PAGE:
Bankruptcy Technical Corrections Act

before the House Committee on the Judiciary
Subcommittee on Commercial & Administrative Law

April 30, 1997 Presented by:
Roger M. Whelan
Chairman, Legislative Committee
Shaw, Pittman, Potts & Trowbridge
Washington, D.C.

Web posted and Copyright © April 28, 1997, American Bankruptcy Institute.


Summary


The Technical Corrections Act of 1997 generally seeks to correct technical errors arising out of the passage of the Bankruptcy Reform Act of 1994. These changes are not controversial and will reduce confusion in the interpretation of certain sections.

The Act would also make some modest additional changes that serve to clarify Congressional intent after court interpretations made clear the need for these changes. These changes, which are also generally not controversial, cover issues such as the transfer of liens in property, the scope of actions by the trustee, and the ability of the debtor's attorney to be paid out of assets of the estate.

The Act, however, contains some clerical errors of its own which should be corrected.

The Act proposes to clarify that in passing the Reform Act in 1994, Congress intended to permit a trustee to assume a contract without curing penalty provisions. There may be a simpler way to achieve this stated goal, by modifying section 365(b)(2)(D) to read: "the satisfaction of any penalty rate or penalty provision relating to a default arising from any failure to the debtor to perform nonmonetary obligations under the executory contract or unexpired lease."

The most substantive provision in the Act is to remove the $4 million cap now applicable to the special treatment of single asset real estate cases. In single asset cases, the real estate constitutes the sole or primary asset of the entity. Examples include office buildings, apartment complexes, shopping centers, hotels and warehouses. Much of the frustration created by single asset bankruptcy cases arises from the secured creditor's perception that the debtor can use Chapter 11 to significantly delay foreclosure proceedings without offering any compensation for the use of collateral pending such delay. The $4 million cap, offered as part of a political compromise in the 1994 amendments, is simply too low to afford much relief from the perceived abuses arising out of these cases.


Mr. Chairman and Members of the Subcommittee:

I am Roger M. Whelan, a practicing bankruptcy and insolvency attorney with the Washington law firm of Shaw Pittman Potts & Trowbridge. Prior to my involvement in the private practice of law, I served as United States Bankruptcy Judge for the District of Columbia from 1972 through 1983. I was on the bench when new bankruptcy rules were enacted in 1973 and continued to serve when the new Bankruptcy code was enacted in 1978, and first became effective in October 1979. I also served on the United States Bankruptcy Court for the District of Maryland from August 1981 through December 1982. I have written and lectured extensively on numerous consumer and business bankruptcy matters and have been a Distinguished Lecturer at the Columbus School of Law (Catholic University of America) where I have taught bankruptcy and insolvency classes continuously since 1975.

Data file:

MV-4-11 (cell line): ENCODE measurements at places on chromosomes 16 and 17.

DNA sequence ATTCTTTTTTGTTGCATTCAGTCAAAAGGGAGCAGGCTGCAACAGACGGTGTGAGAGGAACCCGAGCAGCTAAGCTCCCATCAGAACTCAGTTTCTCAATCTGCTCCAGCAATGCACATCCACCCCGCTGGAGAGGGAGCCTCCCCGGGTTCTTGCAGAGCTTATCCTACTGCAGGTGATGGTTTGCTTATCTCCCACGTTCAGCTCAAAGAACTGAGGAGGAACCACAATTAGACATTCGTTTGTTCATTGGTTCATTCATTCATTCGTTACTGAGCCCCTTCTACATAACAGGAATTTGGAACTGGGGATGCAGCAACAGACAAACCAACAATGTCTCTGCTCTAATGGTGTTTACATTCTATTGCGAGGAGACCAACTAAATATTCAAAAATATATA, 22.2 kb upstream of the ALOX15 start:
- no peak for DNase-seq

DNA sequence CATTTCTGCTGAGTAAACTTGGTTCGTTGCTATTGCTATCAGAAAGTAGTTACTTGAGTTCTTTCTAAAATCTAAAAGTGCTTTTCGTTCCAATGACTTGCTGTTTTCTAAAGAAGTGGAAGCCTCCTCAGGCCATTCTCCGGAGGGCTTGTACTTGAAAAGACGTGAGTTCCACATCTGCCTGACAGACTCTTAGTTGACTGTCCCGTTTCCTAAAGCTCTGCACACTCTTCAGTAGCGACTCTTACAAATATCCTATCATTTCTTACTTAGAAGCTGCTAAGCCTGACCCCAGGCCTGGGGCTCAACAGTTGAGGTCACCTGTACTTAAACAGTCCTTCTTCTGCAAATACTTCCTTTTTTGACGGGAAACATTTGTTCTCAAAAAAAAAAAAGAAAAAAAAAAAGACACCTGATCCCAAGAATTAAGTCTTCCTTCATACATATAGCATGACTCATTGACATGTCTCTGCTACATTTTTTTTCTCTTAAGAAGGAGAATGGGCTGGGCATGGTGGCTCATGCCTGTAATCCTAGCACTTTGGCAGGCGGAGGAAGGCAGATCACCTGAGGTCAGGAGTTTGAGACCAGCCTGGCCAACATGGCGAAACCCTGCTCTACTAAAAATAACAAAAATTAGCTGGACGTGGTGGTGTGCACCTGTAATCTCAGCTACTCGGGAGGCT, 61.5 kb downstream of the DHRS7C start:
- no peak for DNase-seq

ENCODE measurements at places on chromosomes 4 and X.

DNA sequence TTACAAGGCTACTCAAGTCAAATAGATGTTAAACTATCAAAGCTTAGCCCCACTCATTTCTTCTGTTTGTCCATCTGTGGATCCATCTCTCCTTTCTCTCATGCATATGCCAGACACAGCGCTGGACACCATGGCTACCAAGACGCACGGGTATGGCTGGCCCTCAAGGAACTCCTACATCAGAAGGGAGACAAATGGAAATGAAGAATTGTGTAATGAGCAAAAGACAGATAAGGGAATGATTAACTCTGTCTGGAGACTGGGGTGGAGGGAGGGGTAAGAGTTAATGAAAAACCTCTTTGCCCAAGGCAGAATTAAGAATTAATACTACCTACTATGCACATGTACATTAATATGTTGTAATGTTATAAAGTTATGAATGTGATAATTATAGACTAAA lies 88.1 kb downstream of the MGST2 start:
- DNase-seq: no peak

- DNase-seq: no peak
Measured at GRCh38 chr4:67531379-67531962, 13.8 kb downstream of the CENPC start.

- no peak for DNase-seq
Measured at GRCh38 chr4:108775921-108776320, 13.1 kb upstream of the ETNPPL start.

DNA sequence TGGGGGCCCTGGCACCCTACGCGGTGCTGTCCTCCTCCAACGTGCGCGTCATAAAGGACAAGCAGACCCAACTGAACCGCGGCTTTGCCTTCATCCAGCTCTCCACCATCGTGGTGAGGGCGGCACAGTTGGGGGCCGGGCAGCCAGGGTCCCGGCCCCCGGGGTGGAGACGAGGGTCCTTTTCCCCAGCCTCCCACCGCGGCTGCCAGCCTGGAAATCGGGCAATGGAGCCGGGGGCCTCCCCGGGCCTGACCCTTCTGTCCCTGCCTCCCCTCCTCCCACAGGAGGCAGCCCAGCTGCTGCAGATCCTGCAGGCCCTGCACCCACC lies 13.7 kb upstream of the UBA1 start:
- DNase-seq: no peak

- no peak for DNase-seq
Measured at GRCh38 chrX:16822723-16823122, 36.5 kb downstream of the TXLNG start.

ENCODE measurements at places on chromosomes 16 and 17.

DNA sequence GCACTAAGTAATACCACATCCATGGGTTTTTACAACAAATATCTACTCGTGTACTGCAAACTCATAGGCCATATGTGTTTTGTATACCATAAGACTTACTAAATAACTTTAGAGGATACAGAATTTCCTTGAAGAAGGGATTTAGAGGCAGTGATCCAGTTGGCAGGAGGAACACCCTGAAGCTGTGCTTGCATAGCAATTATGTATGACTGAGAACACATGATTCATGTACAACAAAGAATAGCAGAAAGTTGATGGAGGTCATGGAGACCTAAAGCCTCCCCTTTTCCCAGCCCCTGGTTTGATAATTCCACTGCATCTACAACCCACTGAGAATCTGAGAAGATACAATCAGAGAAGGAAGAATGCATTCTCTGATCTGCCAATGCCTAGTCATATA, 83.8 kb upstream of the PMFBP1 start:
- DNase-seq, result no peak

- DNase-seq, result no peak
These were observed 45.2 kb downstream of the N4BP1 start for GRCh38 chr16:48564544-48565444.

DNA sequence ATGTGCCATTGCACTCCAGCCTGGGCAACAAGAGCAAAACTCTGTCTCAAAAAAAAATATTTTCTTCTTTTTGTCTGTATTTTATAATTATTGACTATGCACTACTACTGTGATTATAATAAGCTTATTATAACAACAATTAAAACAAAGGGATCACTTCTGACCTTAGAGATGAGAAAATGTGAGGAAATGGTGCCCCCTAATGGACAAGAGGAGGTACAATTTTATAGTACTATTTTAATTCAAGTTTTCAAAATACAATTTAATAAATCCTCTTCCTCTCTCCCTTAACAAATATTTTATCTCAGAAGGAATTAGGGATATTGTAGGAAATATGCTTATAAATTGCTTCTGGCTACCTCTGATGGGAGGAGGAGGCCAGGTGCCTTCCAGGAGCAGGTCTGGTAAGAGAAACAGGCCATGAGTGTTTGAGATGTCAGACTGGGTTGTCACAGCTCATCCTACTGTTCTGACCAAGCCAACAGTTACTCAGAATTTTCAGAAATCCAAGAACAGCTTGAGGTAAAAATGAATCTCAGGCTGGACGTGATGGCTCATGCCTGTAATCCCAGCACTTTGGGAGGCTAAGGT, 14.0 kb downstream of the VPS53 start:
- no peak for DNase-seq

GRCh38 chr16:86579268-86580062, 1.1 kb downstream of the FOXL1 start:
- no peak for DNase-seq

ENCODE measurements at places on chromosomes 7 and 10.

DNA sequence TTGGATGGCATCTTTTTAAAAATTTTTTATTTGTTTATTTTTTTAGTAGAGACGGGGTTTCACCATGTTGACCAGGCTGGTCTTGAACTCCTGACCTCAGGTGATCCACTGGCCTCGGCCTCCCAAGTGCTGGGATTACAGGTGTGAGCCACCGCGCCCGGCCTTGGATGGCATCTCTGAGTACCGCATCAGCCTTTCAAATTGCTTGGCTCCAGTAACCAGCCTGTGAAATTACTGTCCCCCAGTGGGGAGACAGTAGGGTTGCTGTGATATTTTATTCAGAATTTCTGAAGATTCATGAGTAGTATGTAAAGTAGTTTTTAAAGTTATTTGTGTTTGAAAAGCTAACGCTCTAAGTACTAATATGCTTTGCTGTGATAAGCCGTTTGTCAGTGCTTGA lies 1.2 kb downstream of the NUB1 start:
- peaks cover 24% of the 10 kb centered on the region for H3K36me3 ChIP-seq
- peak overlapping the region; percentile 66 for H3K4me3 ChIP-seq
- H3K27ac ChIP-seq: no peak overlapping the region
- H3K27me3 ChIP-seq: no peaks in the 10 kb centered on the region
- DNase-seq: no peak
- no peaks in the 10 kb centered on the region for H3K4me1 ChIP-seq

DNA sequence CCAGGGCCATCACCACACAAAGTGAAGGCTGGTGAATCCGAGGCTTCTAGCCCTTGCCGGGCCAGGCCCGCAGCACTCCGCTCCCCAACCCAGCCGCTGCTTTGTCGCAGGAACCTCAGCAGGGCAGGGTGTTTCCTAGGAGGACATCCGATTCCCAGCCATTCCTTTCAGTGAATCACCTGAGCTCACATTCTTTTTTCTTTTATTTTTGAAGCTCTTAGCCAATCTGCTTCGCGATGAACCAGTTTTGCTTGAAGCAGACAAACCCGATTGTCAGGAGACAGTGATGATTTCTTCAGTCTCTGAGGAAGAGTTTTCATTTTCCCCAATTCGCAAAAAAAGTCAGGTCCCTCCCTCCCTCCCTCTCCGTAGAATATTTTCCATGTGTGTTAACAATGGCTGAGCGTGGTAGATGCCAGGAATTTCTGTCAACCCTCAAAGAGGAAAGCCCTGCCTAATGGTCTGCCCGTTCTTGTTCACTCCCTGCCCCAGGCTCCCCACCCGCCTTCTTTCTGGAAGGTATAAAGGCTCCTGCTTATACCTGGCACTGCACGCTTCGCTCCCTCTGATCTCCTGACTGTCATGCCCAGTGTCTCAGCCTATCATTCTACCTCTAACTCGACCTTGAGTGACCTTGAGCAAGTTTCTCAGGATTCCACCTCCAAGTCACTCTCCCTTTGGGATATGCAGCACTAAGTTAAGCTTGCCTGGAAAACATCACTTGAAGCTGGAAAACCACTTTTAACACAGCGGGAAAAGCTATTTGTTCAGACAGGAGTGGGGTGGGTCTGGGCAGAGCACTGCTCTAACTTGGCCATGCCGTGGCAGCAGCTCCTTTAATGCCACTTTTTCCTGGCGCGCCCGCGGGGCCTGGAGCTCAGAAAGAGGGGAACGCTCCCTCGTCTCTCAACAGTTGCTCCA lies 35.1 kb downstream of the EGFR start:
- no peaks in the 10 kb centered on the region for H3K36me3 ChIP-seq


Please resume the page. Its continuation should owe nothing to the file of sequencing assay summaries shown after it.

I am appearing here today on behalf of the American Bankruptcy Institute (ABI) a 5,500 person professional association of academicians, judges, practitioners and public policy makers who have a professional interest in the field of bankruptcy law and practice, and particularly in the organization and efficiency of the nation's bankruptcy courts. The ABI is a bipartisan, non-profit educational institute. I am a Director of the Institute and am presently serving as Chairman of its Legislative Committee. Because the ABI is not an advocacy organization, some of the views expressed here are solely those of the author and not necessarily those of the ABI or its other Directors.

I shall discuss certain provisions of the Bankruptcy Law Technical Corrections Act of 1997, [ FN: For ease of reference, I shall refer to both HR 120 (introduced on January 7, 1997 by Rep. Conyers) and HR 764 (introduced on February 13, 1997 by Rep. Hyde) as the Technical Corrections Act because each bill is not identical with respect to each document. A comparison of both bills with respect to Sections set forth in one bill but not the other is attached for reference.] which generally seeks to correct errors that arose when Congress passed the Bankruptcy Reform Act of 1994, [ FN: Pub. L. No. 103-394, 108 Stat. 4106 ] which became effective October 22, 1994. Thus, the Technical Corrections Act would insert proper punctuation that was inadvertently omitted, correct inaccurate references to other Bankruptcy Code sections and correct the numbering/ lettering of Bankruptcy Code subsections. The American Bankruptcy Institute supports these changes, which will alleviate confusion that resulted from what appear to be typographical errors.